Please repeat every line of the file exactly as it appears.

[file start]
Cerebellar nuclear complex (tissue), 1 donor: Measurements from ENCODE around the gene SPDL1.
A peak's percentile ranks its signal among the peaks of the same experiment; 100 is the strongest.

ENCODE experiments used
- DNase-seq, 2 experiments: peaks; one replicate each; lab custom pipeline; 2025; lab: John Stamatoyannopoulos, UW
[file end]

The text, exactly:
Cerebellar nuclear complex (tissue), 1 donor: Measurements from ENCODE around the gene SPDL1.
A peak's percentile ranks its signal among the peaks of the same experiment; 100 is the strongest.

ENCODE experiments used
- DNase-seq, 2 experiments: peaks; one replicate each; lab custom pipeline; 2025; lab: John Stamatoyannopoulos, UW